Monday, March 14, 2005

Finding Susie Beans: Ch. 4 Kenmore Station

The story thus far: We meet Oliver Grendall, the cat against whom all other cats must be judged; Little Lucy's doll, Susie Beans, is missing and Oliver directs his keen powers of observation to finding it; the trail leads to Fenway Park and Oliver and Cool Jay board the bus to Kenmore Station.

From our vantage point under the seat, all we could see were a variety of feet, some in boots, some in sneakers, others in dressier shoes. The possibility of discovery was very real and we hugged the wall of the bus with all our being. If it were possible, I would have willed myself to the size of an ant. But then a woman (as I could tell from her footwear) sat down directly above us and placed a large shopping bag in such a way as to nearly completely hide our presence.

“There’s some luck,” said Cool Jay. “If that bag remains there, it will be a comfortable trip.”

“Let’s hope,” I said, feeling very optimistic that such would be the case.

But then another problem arose, one I never anticipated. Although, as we soon discovered, a city bus can be very jolting and erratic in its movements, the warmth of our little hideaway and the lulling sound of the engine, combined with a constant swaying motion, all acted as a soporific. In a short time the excitement wore off and Cool Jay and I suddenly became very sleepy. This was dangerous. Although the route ended at Kenmore Station, surely the bus wouldn’t simply stay there. It would embark on a fresh route and gather an entirely different set of passengers, and if Cool Jay and I fell asleep and didn’t wake up in time, the trouble that would bring us would be incalculable. I looked at Cool Jay and could see he was already nodding off.

“Cool Jay!” I said.


“Listen to me! We can’t fall asleep!”

“Right,” said Cool Jay, and his head immediately drooped back down.

But what could I do to keep awake? I had no strategy for it, because all my life the only response I had for drowsiness was to deliver myself body and soul into the waiting arms of sleep. I had to think of something to keep myself awake. Mental exercises? Should I work out square roots? Or perhaps it would be better if a composed a poem, there on the spot. Yes, that’s it. A subject, a subject. Ah, “The Cushion.” No! Let’s see . . . “My Sunny Window Ledge.” No again! Maybe something outside my experience, a rousing battle, a battle at sea! Yes! There I am, the captain! It’s growing dusk and my sloop is coming broadside to a Spanish Man of War! I give the order and the guns go off one at a time in quick succession! Boom! Boom! I can feel the spray of sea water and I sense my sails have taken too much wind, the whole ship is swaying too much. I call to the master to keep her on course, but what’s this? It’s Mrs. Swift, she’s the master!. “Ready with the Meow Mix, sir!” she cries. “Not now, Mrs. Swift! Our lives are in peril!” And yet, I think, wouldn’t the fighting go better with a full stomach? A decision needs to be made! Yes, Meow Mix would be the thing! “In the pantry!” she calls. “Down in the hold!” I must find the pantry. Everything depends on it. In the pantry I’ll eat and the food will give me strength. The great Spanish frigate won’t just wait there. By God it won’t — it means business! I must find the pantry quickly! And then, high atop the mizzenmast, the lookout calls, “Kenmore Square! Kenmore Square!” “Where?” I ask. “Mrs. Swift, have we sighted Kenmore Square?”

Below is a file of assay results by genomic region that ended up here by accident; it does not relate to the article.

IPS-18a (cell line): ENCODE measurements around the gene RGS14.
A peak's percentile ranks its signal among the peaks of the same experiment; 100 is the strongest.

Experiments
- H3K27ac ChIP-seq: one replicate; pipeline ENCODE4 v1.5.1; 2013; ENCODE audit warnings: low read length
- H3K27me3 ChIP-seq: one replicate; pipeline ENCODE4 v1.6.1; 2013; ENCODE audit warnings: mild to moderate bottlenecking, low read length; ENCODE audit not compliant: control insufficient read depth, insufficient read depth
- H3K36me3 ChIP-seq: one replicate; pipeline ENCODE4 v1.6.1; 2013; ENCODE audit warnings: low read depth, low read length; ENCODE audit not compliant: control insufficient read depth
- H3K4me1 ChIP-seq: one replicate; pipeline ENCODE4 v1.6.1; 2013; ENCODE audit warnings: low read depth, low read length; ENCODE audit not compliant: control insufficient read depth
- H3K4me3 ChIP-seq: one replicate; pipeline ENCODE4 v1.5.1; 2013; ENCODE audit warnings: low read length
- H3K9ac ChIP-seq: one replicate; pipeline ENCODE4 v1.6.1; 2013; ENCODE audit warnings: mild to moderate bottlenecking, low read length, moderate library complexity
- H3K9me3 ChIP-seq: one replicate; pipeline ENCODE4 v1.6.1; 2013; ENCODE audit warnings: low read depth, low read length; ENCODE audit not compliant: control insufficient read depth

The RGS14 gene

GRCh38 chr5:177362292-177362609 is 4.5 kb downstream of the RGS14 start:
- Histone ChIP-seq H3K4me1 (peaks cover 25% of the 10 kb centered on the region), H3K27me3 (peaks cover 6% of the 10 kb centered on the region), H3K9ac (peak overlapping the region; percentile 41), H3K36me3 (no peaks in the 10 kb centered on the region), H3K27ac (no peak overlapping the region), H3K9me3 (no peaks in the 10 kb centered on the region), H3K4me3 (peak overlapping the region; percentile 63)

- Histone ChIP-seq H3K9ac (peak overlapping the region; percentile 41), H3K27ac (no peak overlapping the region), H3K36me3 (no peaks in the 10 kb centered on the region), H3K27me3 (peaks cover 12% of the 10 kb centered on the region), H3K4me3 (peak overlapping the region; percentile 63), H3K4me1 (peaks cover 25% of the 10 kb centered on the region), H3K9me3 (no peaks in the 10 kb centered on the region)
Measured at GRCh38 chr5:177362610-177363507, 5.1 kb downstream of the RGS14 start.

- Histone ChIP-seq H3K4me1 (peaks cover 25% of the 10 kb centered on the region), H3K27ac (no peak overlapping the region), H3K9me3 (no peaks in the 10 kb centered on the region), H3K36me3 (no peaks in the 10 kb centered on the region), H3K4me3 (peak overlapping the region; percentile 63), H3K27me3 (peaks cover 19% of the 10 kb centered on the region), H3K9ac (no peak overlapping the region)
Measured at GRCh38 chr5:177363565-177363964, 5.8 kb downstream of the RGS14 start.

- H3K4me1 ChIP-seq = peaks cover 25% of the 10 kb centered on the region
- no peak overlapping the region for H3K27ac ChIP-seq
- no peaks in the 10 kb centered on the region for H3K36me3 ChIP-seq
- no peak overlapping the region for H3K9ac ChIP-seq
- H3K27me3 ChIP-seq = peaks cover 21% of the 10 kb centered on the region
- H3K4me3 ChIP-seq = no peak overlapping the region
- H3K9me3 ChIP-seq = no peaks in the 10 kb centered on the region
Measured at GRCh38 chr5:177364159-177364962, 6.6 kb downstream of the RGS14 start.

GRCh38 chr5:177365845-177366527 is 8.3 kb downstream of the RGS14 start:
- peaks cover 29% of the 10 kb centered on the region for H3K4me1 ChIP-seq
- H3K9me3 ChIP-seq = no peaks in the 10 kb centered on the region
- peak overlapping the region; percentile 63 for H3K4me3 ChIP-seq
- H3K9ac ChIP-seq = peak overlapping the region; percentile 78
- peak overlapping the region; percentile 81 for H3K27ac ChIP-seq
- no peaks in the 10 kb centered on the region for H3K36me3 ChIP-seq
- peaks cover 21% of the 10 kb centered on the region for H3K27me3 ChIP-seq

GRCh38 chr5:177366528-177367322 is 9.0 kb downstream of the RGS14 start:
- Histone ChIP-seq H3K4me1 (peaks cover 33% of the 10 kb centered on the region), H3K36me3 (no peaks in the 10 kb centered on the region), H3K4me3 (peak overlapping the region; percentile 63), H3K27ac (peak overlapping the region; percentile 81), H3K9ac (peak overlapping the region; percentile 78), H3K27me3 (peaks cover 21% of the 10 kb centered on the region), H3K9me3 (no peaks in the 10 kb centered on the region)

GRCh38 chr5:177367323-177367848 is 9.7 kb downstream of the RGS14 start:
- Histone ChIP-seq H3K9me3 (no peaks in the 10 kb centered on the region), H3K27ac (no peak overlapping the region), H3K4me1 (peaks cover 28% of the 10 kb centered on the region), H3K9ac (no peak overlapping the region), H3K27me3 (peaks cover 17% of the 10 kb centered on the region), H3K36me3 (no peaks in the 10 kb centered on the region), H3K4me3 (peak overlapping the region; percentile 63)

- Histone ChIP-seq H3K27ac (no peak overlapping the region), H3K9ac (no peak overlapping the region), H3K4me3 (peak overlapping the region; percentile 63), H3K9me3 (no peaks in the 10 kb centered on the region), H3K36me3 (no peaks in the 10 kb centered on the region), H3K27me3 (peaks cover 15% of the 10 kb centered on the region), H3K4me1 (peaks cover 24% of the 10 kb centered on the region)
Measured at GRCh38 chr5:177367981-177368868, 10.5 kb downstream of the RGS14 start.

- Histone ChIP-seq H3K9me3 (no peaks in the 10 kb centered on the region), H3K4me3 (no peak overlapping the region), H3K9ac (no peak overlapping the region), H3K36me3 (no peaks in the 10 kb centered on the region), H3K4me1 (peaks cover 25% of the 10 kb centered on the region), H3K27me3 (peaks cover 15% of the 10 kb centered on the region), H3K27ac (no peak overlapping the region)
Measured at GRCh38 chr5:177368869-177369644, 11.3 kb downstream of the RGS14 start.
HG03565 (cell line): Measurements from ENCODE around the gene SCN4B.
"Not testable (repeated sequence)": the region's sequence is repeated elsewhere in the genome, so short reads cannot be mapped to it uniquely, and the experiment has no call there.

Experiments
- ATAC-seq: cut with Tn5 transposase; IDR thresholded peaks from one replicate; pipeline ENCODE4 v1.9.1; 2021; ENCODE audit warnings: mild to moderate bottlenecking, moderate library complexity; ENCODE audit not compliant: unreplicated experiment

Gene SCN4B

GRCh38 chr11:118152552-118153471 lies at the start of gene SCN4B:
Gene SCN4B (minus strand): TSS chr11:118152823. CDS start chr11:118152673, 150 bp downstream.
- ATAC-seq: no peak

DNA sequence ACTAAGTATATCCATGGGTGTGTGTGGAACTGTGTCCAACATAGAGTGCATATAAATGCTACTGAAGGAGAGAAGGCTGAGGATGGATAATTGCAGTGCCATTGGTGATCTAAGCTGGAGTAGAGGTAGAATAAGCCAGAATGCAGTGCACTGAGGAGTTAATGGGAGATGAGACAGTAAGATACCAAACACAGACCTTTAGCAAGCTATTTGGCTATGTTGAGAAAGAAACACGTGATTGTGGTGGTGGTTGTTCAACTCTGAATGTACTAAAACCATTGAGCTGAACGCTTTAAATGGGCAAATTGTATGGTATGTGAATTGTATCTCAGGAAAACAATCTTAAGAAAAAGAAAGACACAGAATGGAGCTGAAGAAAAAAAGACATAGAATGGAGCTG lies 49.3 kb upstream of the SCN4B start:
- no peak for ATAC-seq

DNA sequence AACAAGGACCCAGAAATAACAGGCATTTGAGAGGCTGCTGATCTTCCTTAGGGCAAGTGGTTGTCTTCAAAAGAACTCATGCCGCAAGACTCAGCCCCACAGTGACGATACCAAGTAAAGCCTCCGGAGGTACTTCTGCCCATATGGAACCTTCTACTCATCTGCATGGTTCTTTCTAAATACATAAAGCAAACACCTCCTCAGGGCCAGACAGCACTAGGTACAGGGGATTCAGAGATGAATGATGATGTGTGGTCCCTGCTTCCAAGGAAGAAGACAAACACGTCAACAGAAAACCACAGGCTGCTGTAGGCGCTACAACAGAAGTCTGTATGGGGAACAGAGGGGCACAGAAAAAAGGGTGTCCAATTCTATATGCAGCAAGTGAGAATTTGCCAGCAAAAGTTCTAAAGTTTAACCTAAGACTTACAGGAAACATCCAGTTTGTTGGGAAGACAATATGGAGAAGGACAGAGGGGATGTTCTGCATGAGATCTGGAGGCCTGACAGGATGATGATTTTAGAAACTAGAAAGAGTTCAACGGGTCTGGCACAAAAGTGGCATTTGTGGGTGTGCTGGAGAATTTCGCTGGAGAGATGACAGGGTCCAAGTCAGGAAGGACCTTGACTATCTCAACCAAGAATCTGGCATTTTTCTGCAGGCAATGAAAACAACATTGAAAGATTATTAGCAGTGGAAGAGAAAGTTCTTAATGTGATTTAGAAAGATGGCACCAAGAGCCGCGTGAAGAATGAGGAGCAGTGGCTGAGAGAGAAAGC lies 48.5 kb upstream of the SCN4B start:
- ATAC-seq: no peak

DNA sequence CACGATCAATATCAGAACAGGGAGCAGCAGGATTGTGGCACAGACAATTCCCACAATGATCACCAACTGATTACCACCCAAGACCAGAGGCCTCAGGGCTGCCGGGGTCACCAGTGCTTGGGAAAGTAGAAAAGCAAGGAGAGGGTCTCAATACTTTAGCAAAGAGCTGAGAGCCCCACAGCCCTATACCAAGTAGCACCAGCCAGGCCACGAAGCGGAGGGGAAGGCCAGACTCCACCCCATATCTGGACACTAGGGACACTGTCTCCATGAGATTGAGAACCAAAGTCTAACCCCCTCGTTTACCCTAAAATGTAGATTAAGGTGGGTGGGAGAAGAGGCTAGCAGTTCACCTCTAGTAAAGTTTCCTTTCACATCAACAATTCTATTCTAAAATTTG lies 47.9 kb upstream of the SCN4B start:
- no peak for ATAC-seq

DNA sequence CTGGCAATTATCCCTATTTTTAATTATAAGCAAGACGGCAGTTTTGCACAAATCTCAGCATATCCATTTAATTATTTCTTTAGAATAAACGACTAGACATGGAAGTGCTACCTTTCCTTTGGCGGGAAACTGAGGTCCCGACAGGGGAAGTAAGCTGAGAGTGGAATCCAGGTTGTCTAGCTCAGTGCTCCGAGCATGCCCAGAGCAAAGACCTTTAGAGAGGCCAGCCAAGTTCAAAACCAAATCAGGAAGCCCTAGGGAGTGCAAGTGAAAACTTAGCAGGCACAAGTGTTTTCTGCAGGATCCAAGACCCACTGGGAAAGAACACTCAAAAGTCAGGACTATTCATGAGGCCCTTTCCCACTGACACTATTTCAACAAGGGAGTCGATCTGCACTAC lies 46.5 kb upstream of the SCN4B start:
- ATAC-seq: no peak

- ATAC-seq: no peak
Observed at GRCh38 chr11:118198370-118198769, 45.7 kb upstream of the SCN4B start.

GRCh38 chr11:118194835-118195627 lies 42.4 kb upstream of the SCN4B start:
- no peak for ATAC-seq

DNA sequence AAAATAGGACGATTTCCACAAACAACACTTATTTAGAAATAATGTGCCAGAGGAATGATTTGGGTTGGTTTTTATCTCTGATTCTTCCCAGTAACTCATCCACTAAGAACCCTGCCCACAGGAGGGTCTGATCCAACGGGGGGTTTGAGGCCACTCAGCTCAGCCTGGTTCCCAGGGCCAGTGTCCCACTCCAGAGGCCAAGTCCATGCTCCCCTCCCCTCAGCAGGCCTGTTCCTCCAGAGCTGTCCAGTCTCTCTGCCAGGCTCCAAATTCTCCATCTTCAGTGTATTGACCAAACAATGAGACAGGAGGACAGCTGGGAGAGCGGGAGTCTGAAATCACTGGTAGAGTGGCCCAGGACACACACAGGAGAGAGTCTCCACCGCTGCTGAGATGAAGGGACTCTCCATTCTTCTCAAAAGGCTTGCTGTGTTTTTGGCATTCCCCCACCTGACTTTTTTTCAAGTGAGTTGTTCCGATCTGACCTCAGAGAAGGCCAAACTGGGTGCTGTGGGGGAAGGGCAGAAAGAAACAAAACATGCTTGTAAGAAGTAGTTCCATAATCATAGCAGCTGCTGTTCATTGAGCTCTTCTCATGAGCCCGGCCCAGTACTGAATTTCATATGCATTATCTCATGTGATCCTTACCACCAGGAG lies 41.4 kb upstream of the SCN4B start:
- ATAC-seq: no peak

Kenmore Square . . . Kenmore Square . . .

Great Heavens!

I awoke with a start to find that the shopping bag had been removed and the bus was deserted! Next to me, Cool Jay snored. “Cool Jay!” I cried. “Let’s run for it!”

Cool Jay, to his credit, went from total inertness to action at the flick of a tail. The bus had a rear door and we both made for it at top speed. Cool Jay, by far the better athlete, hit the top step and bounded out of the bus in a wonderful, arching leap, just as the bi-fold doors began to close. Being somewhat bulkier and out of condition, when I reached the top step the doors had already closed to admit only a 10 inch opening. There was no time to think, no hesitation involved. I bunched my hindquarters and made the leap of my life! I could feel the rubber weather-stripping of the doors graze my sides and the panels, as they met, gave the tip of my tail a little pinch as completed my exit. I fell to the ground at a run and came to a halt. I made it! I made it!

“Mr. Grendall!” exclaimed Cool Jay. “Mr. Grendall! Are you all right?”

“Cool Jay!” I said, nearly out of breath. “That was close! Far too close! But yes, I think — I believe I am all right. Yes, quite well. Quite well indeed.” For so I was. I don’t think I ever felt better.

But where were we now? It was a sort of great, open air brick tunnel with a road running through it. It had odd-sized Romanesque archways inserted in several places on one side and a set of stairs that traveled down into a subterranean chamber on the other. The air was very thick with exhaust fumes from the buses and the sound the engines made in the station were amplified to a distressing extent. This was no place for a cat to be sure. It was in our interest to find our way out at once. But which way?